There are also some mathematical resons why a single-step anlargement should be better than multi-step becuase each step will throw away some information.

I agree

This "multiple step" mantra sounds like a good idea is not backed up by fact. It's (IMO) akin to the search for the elixir of life or turning base-metal to gold.  It becomes a fad ... underneath though it fails.

I too have  tried it in photoshop with several types of images (graphic and photo) and found the results no better than single step.


The weakness of classic bicubic is that it can exaggerate grain. I've wondered why no-one has implimented a bi-(constrained-cubic spline) interpolation.  I've done it myself in VB ( roll ) but it's too slow and has no visual interface.  It has all the advantages of bicubic but never increases noise.

Mpemba

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Re: Lambda In Fractal Interpolation?

My favorite filter (on the few progs which have it) is the haNNing filter (NOT haMMing). It's high quality, fast, and works for shrinking as well as enlarging. I'd love to see it added to IA. The wiener filters get better results than haNNing when enlarging, but haNNing is faster and works for reducing. Also, haNNing is very good at keeping text readable, which is something most filters are terrible at.

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Re: Lambda In Fractal Interpolation?

Hello,
I´ve tried that filter of Fred Miranda - SI Pro 2 - Stair Interpolation™ Pro - at my friend in comparision with fractal and wiener methods and this amazingly advertised (and sold) filter is really only a toy and childish fakement...
But I´ve got another question on fractal enlargement:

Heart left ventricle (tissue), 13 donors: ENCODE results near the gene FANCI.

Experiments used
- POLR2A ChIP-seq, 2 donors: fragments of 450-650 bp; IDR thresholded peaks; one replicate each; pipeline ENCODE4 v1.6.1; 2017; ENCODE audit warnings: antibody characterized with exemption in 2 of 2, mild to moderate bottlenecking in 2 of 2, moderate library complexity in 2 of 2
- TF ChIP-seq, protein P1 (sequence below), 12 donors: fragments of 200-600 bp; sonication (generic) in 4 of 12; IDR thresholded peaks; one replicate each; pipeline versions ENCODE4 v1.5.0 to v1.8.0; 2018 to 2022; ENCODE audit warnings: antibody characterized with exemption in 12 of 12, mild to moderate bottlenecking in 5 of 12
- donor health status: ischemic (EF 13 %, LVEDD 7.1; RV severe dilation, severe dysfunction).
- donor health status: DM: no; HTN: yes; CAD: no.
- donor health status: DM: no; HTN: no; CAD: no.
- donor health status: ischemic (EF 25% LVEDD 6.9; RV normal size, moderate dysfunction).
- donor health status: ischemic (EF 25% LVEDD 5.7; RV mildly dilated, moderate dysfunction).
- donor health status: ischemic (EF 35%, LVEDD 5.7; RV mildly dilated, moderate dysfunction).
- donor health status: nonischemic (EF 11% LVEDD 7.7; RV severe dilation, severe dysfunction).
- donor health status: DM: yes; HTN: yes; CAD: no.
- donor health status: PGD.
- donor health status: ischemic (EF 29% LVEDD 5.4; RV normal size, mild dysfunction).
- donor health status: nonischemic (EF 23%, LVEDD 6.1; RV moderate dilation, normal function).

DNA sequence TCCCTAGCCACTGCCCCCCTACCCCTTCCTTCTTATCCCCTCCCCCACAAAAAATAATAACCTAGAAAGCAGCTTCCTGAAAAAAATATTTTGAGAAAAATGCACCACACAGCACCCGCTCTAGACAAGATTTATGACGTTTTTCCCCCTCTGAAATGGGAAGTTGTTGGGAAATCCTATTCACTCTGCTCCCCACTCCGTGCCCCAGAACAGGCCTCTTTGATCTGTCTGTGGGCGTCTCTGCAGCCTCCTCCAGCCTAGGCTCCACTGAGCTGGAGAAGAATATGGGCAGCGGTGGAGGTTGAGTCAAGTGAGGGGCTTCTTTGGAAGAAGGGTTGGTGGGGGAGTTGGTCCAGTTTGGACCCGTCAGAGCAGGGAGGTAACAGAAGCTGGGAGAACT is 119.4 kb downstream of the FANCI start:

When (or where) can strange artifacts be produced? On which type of photos? If is there some experience? Usually my photos are landscapes, nature, faces and still-lifes free of text.
Thanks

Milos

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Re: Lambda In Fractal Interpolation?

One thing that my fractal method sometimes handles bad is text, very sharp details, and pixel noise (like from bad JPEG compression). What happens is that it produces a number of parallel horizontal or vertical lines.
(see example in attached picture of polar bear fur)
This is an example where the smoothing parameter should be increased, or the Wiener filter method used instead.

Michael Vinther

> software developer <

Re: Lambda In Fractal Interpolation?

I've never understood the advice to increment image size expansions either, since the results have always been poorer that one (or at most, two) to the final size. This holds on every image manipulation programme I've ever used (and this dates back to the "dear" old DOS days, some 11 years ago).

I suffered congenital cataracts, and wear glasses all the time as a result, and can clearly see the difference (even with scratched lenses), so it makes me wonder if those who advocate such a procedure even have eyes at all. (LOL).

<shrugs>

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Re: Lambda In Fractal Interpolation?

An updated version is now available with a filter for reducing the problem with the thin horizontal/vertical lines. This leads to a significant improvement with many images.

Michael Vinther

> software developer <

Re: Lambda In Fractal Interpolation?

Thanks for your effort.I like the new version.